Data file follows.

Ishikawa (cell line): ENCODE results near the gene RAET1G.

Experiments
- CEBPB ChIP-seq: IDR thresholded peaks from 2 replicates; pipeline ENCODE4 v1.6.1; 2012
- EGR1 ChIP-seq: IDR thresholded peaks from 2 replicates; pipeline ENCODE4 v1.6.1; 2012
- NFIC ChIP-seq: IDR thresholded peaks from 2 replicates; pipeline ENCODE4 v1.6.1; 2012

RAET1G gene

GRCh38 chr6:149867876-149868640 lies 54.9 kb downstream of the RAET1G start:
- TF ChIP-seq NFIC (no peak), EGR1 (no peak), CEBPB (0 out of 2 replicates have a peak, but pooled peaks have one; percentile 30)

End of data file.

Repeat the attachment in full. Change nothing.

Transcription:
Ishikawa (cell line): ENCODE results near the gene RAET1G.

Experiments
- CEBPB ChIP-seq: IDR thresholded peaks from 2 replicates; pipeline ENCODE4 v1.6.1; 2012
- EGR1 ChIP-seq: IDR thresholded peaks from 2 replicates; pipeline ENCODE4 v1.6.1; 2012
- NFIC ChIP-seq: IDR thresholded peaks from 2 replicates; pipeline ENCODE4 v1.6.1; 2012

RAET1G gene

GRCh38 chr6:149867876-149868640 lies 54.9 kb downstream of the RAET1G start:
- TF ChIP-seq NFIC (no peak), EGR1 (no peak), CEBPB (0 out of 2 replicates have a peak, but pooled peaks have one; percentile 30)